A report released on Tuesday detailing the strengths and weaknesses of Toronto lists the city’s increasingly immigrant population among the former, giving credence to the city’s motto, “Diversity our Strength.”
The Toronto Foundation’s annual report, titled Vital Signs, offers an in-depth view of how Toronto is comprised, not the least of which noting that for the first time more than half of the city’s population was born outside of Canada.
The report is an interesting look at what makes the city great, and what weighs it down. It considers the way Toronto has excelled, and where it has lagged. Where it has grown and where it should focus.
Toronto’s official population, for instance, has reached 2,771,770, 14.5 per cent of whom were ages 65 and over. By 2031, 17 per cent of Toronto will be seniors – which makes it a good thing Toronto has already embarked on a “Seniors Strategy” to make the city more age-friendly.
When it comes to transit, the city’s 158,000 daily cyclists are credited for keeping congestion down, at least comparatively. Toronto was found to be the third-most walkable city in Canada (behind Vancouver and Victoria). But when it came to public transit, the 66-minute round-trip commute was found to be the worst of any North American city except New York.
Among the most interesting point raised in the report, however, was of Toronto’s population demographic. For the first time, Toronto comprises more people who were born outside of Canada than inside.
According to the report, 51 per cent of Toronto’s residents were born elsewhere before moving to Canada. What does this mean for how the city should grow?
"Toronto excels at attracting highly skilled people from around the world," reads a statement from John Barford and Rahul Bhardwaj, the board chair and president of the Toronto Foundation. “In 2011, we reached an important milestone: 51 per cent of our residents are foreign-born. As we embrace Toronto’s international reputation, it’s about time we also grappled with the issues that come with being a rapidly growing and increasingly dense metropolis.”
According to Statistics Canada, Canada had a foreign population of about 6.7 million people, the vast majority of whom had settled in large urban centres specifically in Ontario, British Columbia, Alberta and Quebec.
Cities such as Vancouver and Montreal also have specifically large populations of residents born outside of Canada, but neither seemed to have yet crossed that 50 per cent threshold.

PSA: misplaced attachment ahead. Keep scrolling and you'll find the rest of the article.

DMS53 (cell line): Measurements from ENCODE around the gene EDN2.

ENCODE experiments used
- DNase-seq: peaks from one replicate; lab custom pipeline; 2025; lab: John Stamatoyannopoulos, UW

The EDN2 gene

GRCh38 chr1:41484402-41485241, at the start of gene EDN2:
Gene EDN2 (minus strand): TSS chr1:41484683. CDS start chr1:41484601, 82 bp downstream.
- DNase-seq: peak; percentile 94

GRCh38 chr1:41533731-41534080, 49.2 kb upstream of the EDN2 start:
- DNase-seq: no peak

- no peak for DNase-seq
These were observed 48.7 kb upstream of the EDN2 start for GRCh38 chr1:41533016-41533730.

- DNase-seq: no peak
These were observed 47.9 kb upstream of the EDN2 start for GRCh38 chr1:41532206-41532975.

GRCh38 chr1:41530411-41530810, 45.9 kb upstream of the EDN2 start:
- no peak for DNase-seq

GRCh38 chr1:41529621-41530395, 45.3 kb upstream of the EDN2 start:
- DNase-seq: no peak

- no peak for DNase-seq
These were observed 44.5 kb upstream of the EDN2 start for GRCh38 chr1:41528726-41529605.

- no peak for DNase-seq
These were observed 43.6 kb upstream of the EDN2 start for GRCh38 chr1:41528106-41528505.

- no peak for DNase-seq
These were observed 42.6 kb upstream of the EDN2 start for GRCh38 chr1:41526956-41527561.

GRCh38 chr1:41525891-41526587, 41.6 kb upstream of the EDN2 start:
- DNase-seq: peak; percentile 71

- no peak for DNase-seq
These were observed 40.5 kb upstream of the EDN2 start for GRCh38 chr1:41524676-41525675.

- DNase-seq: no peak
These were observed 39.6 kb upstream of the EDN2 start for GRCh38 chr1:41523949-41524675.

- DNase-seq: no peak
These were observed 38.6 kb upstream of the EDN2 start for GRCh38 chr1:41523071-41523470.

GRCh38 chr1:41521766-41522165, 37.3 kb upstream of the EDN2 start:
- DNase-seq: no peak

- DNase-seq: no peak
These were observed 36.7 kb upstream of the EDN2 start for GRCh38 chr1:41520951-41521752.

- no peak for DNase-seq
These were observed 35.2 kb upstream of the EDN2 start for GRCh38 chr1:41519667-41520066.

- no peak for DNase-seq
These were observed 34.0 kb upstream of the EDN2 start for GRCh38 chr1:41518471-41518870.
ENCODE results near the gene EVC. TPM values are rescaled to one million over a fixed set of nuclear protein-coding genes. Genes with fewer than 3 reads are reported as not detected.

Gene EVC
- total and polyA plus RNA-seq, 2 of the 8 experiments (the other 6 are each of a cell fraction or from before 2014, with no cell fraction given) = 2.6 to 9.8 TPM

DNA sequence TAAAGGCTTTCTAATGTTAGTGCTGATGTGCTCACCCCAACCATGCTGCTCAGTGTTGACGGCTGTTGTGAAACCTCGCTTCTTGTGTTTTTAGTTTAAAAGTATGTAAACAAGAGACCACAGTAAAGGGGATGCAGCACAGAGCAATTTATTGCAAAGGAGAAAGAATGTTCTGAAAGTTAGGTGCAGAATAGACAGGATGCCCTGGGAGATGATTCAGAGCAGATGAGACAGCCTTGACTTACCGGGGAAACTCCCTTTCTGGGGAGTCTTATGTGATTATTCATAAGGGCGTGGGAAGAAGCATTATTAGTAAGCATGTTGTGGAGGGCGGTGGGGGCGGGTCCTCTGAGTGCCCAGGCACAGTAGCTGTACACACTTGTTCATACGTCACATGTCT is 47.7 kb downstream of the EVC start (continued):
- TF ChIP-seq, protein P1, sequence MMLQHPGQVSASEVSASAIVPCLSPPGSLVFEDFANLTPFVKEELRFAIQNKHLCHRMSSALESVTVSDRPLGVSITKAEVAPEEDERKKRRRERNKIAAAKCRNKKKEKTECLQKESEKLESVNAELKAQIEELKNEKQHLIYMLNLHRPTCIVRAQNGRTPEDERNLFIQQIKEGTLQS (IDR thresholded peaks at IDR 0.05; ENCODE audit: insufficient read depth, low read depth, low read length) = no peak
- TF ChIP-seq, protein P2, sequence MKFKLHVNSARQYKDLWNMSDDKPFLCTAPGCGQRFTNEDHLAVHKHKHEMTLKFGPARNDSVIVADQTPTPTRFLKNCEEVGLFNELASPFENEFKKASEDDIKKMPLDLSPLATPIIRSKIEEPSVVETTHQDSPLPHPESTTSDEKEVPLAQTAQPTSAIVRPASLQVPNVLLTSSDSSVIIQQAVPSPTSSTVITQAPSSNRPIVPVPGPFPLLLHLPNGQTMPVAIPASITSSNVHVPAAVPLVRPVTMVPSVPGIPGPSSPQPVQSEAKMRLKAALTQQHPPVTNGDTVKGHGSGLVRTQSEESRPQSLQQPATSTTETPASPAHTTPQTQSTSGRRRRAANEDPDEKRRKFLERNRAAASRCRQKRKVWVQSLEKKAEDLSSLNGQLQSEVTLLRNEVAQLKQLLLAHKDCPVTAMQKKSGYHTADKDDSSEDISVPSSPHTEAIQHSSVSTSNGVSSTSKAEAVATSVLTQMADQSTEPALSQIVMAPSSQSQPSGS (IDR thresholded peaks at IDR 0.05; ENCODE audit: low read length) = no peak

According to the latest Vancouver Vital Signs report, 47 per cent of that city’s residents are first generation Canadians.
Toronto’s 51 per cent foreign-born figure was credited back to the 2011 National Housing Survey – the replacement for Canada’s census released last year.
Toronto’s rate of residents born outside the country is notably concentrated. When you expand the view to the Greater Toronto and Hamilton Area, the number decreases to 39 per cent. When you consider the issue nationwide, just 22 per cent of those living in Canada were born outside of Canada.
According to the Vital Signs report, one in 12 of those new Torontonians had arrived in the previous five years, and one-third had arrived within the past decade.
Perhaps not surprisingly, Toronto is already adapting to the needs of a strongly-immigrant population. The Toronto Board of Trade, for instance, says the region is costing itself as much as $2.25 billion per year by not recognizing and taking advantage of the qualifications and experiences of immigrant workers. In response, the Mowat Centre has prepared a strategy on how to better engage those groups.
Foreign-born residents and recent immigrants are also more likely than others to life in overcrowded housing, making the province’s Housing First plan - which requires that new developments include affordable housing options - all that more important.
The Vital Signs report digs into the figure a little deeper, and links Toronto’s unique demographic to some points of international pride.
A report released earlier this year by the global business consultant firm Mercer, for example, named Toronto the third-best North American city. Another international survey named Toronto the most “resilient” city - defined by the city’s ability to adapt to changes.
The difficulties facing a largely-immigrant population are well covered territory in Toronto, but so are the benefits. The city’s motto, Diversity Our Strength, exists for a reason.